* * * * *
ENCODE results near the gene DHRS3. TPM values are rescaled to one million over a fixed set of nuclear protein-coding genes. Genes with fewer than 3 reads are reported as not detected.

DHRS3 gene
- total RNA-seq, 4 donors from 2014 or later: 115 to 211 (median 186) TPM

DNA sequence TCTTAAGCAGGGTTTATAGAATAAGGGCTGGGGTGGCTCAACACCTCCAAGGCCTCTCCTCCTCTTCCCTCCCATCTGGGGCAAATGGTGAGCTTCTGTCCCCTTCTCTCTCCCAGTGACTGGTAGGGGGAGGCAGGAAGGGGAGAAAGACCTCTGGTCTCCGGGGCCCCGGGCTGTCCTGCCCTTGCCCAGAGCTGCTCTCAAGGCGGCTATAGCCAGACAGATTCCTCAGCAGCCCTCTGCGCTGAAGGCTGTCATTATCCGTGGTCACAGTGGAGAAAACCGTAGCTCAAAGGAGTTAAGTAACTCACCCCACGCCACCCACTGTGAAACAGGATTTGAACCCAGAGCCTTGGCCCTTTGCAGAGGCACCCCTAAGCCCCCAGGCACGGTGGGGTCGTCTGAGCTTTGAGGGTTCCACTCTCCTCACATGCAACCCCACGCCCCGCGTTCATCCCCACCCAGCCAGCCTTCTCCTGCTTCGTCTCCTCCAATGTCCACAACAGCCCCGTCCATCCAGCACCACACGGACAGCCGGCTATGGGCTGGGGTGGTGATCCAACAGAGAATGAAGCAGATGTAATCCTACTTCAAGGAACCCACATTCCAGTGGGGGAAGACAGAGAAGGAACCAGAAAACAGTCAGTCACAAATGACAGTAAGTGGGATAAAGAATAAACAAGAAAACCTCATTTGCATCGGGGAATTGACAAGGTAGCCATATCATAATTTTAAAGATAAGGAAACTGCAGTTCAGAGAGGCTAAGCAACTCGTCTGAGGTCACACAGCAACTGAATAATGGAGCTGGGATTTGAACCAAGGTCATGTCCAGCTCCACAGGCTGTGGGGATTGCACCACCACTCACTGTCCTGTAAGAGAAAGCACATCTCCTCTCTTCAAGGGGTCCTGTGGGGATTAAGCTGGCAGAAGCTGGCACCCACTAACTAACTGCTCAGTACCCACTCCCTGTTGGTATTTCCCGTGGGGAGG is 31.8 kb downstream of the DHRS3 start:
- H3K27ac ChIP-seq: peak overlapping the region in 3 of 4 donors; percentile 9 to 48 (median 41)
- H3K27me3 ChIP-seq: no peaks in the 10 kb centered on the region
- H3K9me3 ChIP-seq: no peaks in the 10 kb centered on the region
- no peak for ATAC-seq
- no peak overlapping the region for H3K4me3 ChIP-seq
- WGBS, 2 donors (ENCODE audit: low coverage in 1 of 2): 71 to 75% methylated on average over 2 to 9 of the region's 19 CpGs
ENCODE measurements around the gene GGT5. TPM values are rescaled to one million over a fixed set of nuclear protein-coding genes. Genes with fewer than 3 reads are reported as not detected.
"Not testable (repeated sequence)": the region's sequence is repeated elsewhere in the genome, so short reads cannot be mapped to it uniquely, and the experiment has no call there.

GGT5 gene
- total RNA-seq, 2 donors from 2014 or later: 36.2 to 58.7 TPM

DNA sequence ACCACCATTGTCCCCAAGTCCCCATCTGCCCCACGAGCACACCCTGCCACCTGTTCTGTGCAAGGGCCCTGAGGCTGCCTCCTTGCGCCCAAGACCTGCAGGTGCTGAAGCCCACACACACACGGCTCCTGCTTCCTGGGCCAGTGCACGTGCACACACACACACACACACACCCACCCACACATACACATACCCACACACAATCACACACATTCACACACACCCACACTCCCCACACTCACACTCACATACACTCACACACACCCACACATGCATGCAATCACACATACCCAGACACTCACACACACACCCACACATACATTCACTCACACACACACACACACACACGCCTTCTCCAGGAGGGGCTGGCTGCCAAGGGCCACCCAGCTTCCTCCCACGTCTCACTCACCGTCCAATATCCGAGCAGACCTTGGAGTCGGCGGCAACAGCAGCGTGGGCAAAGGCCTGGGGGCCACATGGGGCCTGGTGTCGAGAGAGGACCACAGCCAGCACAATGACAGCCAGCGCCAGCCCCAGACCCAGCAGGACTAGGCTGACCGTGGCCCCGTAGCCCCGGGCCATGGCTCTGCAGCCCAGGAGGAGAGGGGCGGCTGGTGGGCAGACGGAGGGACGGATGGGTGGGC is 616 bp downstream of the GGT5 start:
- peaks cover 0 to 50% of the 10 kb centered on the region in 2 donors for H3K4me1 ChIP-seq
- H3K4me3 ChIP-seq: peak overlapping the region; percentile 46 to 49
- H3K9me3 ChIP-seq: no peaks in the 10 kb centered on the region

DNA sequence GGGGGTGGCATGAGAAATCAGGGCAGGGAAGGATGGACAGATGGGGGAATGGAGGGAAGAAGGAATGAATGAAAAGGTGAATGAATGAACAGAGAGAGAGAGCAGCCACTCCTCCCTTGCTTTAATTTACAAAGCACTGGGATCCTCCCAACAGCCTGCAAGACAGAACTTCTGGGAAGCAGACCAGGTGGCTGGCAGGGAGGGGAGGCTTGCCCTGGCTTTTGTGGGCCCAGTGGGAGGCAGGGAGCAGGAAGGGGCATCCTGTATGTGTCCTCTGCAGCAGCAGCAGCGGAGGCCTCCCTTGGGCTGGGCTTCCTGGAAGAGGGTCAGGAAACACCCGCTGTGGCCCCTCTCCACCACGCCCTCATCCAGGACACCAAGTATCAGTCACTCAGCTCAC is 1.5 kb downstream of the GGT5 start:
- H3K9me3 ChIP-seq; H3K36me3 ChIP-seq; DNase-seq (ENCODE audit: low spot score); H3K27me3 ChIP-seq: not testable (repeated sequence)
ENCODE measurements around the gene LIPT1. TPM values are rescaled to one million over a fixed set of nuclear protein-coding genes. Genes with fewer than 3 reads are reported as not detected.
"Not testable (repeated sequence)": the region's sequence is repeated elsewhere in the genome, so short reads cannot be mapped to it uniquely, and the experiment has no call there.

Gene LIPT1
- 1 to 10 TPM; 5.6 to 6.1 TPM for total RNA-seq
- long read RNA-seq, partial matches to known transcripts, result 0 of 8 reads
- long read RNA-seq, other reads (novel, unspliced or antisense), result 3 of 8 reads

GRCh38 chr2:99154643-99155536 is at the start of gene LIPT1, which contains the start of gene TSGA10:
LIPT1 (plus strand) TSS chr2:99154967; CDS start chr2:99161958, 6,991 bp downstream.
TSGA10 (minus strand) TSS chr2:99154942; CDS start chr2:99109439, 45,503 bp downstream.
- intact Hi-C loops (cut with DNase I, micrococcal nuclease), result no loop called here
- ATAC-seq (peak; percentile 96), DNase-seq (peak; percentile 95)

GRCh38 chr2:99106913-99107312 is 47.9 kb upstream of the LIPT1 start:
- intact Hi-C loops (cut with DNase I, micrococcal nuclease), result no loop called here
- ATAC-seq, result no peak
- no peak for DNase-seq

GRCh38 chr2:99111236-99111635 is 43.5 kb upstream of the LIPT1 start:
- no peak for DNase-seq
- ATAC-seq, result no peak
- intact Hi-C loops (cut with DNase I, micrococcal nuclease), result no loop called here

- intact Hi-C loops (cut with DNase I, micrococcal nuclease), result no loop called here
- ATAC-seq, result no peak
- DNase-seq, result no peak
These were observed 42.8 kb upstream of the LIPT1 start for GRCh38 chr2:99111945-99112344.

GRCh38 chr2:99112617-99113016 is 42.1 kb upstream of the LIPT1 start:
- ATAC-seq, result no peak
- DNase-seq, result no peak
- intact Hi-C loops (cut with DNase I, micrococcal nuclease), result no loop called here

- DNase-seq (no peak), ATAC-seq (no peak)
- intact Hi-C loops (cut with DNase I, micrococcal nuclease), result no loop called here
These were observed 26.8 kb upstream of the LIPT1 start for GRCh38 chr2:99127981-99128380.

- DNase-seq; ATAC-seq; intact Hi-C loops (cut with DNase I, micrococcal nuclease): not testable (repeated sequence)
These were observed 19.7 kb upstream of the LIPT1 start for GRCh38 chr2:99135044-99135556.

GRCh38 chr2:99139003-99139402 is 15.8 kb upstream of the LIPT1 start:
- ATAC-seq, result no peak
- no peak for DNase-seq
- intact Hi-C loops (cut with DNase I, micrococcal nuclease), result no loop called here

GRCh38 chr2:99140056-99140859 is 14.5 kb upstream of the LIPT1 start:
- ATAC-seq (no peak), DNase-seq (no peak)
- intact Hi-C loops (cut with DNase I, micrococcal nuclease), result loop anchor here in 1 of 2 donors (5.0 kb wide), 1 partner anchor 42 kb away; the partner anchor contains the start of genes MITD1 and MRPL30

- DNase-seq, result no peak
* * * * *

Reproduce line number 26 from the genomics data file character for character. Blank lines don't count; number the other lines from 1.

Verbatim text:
- long read RNA-seq, other reads (novel, unspliced or antisense), result 3 of 8 reads